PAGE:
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The dogs are (still) alright

As we enjoy this holiday weekend, we thought it would be nice to bring you some good news. It’s the remarkable tale of what happened to the dogs at the center of the Michael Vick dog-fighting case. Not only is this story one of the most popular we’ve done on Need to Know, but this case has become a watershed moment for animal welfare in the U.S.

Most of the time, dogs that are seized from fighting rings are considered far too dangerous to be kept alive and they are euthanized. But in the case of the Michael Vick dogs, tens of thousands of people spoke out and asked that the dogs be given a second chance.

Inspired by Jim Gorant’s book “The Lost Dogs,” Need to Know’s William Brangham tells the story, first reported back in January.

As Jim Gorant notes in his book, the Michael Vick case was certainly unique — having a rich and famous celebrity at the center of the case meant there was enough attention – and enough money – to try something different with these dogs. In almost every other dog-fighting bust in the U.S., those resources just don’t exist, so it’s unclear whether the example set in this case will continue.

There have been some notable changes:

– “The Vick investigation had not only shed light on the disturbing game of dog fighting,” writes Jim Gorant in The Lost Dogs, “it had inspired action and begun to change the public view of pit bulls from perpetrators of violence to victims of it.” In several recent dog fighting busts, the successful approach used in the Vick case was applied to these new cases, and many dogs were spared as a result.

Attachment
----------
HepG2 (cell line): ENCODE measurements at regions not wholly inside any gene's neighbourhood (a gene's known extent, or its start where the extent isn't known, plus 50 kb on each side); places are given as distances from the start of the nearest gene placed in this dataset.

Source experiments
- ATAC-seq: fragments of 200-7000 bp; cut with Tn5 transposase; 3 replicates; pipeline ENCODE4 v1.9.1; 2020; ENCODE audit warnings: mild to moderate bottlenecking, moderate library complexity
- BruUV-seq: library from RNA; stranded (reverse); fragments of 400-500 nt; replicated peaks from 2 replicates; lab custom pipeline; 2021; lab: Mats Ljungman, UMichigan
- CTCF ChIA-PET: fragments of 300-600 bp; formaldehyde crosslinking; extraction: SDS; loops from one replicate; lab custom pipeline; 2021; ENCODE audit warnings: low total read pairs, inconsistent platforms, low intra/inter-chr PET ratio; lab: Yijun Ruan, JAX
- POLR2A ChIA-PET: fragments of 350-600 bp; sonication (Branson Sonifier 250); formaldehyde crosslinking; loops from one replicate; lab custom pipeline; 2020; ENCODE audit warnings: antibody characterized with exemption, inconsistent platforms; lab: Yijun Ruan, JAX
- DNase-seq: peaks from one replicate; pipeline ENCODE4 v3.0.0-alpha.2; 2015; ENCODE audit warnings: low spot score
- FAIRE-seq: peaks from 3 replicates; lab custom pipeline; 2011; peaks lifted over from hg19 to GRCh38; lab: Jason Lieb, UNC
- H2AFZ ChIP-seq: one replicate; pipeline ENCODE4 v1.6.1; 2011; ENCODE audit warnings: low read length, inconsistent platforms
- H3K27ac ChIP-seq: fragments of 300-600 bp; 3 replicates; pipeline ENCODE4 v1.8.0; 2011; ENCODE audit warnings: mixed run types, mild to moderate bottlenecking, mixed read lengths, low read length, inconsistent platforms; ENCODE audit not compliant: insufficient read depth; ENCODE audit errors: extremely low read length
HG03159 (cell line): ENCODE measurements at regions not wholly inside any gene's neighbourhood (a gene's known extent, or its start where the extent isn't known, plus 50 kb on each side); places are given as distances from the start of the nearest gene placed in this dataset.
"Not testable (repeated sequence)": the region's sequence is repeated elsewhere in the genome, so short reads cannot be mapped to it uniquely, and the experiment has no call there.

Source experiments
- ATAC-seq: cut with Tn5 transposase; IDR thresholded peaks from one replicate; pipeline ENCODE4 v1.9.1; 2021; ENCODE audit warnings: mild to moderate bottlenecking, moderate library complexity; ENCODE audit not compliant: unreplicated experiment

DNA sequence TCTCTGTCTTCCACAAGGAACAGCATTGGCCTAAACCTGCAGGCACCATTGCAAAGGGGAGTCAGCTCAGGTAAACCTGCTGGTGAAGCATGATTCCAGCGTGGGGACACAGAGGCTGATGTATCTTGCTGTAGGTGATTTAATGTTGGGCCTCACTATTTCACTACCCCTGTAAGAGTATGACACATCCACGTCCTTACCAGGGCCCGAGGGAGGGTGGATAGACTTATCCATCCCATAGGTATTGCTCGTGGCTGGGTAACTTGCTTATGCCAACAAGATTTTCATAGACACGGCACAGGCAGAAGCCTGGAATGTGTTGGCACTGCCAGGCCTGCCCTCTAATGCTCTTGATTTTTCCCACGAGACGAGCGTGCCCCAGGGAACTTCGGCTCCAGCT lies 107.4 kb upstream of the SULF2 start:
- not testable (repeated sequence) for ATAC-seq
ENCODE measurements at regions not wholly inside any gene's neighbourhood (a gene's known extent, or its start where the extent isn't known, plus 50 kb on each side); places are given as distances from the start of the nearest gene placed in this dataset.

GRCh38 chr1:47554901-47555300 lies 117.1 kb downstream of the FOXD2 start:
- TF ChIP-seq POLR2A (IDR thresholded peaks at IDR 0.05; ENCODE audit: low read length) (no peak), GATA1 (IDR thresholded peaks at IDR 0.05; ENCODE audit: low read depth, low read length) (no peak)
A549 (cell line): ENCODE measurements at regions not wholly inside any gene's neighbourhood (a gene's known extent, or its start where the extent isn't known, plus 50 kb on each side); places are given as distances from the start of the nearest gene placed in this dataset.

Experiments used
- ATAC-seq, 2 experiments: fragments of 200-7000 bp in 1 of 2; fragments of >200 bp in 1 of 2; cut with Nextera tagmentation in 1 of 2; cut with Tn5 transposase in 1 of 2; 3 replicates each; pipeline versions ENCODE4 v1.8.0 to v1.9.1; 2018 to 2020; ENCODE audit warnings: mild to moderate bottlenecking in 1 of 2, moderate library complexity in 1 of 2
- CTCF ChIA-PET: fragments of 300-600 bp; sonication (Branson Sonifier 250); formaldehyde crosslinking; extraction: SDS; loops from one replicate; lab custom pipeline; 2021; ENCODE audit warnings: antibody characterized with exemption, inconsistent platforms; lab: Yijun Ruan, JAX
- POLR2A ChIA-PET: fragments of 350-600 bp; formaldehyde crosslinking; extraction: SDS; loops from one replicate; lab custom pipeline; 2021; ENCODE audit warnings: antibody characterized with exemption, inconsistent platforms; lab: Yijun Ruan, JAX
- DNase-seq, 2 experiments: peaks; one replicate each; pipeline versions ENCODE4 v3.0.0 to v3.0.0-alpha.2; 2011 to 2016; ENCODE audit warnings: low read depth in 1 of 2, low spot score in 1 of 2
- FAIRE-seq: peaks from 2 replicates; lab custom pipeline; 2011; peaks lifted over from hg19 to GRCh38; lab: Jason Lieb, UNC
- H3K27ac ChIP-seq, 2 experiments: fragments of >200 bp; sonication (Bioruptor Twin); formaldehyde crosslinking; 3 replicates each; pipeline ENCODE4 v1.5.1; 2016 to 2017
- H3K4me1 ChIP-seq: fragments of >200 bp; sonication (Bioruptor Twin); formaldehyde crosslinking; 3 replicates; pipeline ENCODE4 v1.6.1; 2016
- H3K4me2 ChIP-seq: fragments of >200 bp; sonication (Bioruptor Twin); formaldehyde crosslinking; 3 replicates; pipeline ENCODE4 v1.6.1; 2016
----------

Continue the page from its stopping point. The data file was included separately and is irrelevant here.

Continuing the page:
– The Humane Society of the U.S. has changed its position on how captured fighting dogs should be handled. The organization now supports individual evaluations of fighting dogs, and saving those that can be saved. (Peta, People for the Ethical Treatment of Animals, still believes that trained fighting dogs are too risky to try and rehabilitate.)

– Once he was released from prison, Michael Vick teamed up with The Humane Society to help them in its ongoing national campaign to educate kids around the country about the cruelty of dog fighting. Vick has repeatedly expressed remorse for his role in these crimes, and he was allowed to rejoin the National Football League in 2009 by Commissioner Roger Godell.  In the 2010 season, Vick was the starting quarterback for the Philadelphia Eagles, and led them on a thrilling season and into the playoffs.  If the 2011 NFL season isn’t derailed because of labor negotiations, it’s expected that Vick will be offered a multi-million dollar contract.  Just this week, Nike announced that they have re-signed Vick for an endorsement deal, after having dropped him in 2007 when his crimes came to light.

– The Virginia property where Vick’s dog fighting ring operated is getting a second chance as well. A group known as “Dogs Deserve Better” has purchased Vick’s former property and plans on turning it into a sanctuary for abused dogs.

– The story about one of the Vick dogs featured in our program has been turned into a children’s book called “Saving Audie.”

– The young pit-bull named Jonny Justice and his owner Cris Cohen are no longer a part of the reading program for kids in Northern California. When one local library wouldn’t allow pit-bull breeds into its facility – even one who’s passed as many behavioral and temperament tests as Jonny has – Cris Cohen decided to leave the reading program in protest.

For more information on dog fighting in the U.S., and what’s being done to combat it, check out these organizations:

Bay Area Dog lovers responsible about pit bulls

ASPCA: Ten ways to help end dog fighting

Best Friends

Humane Society: Dog fighting

Pit Bull Rescue Central

(Originally aired January 21, 2011)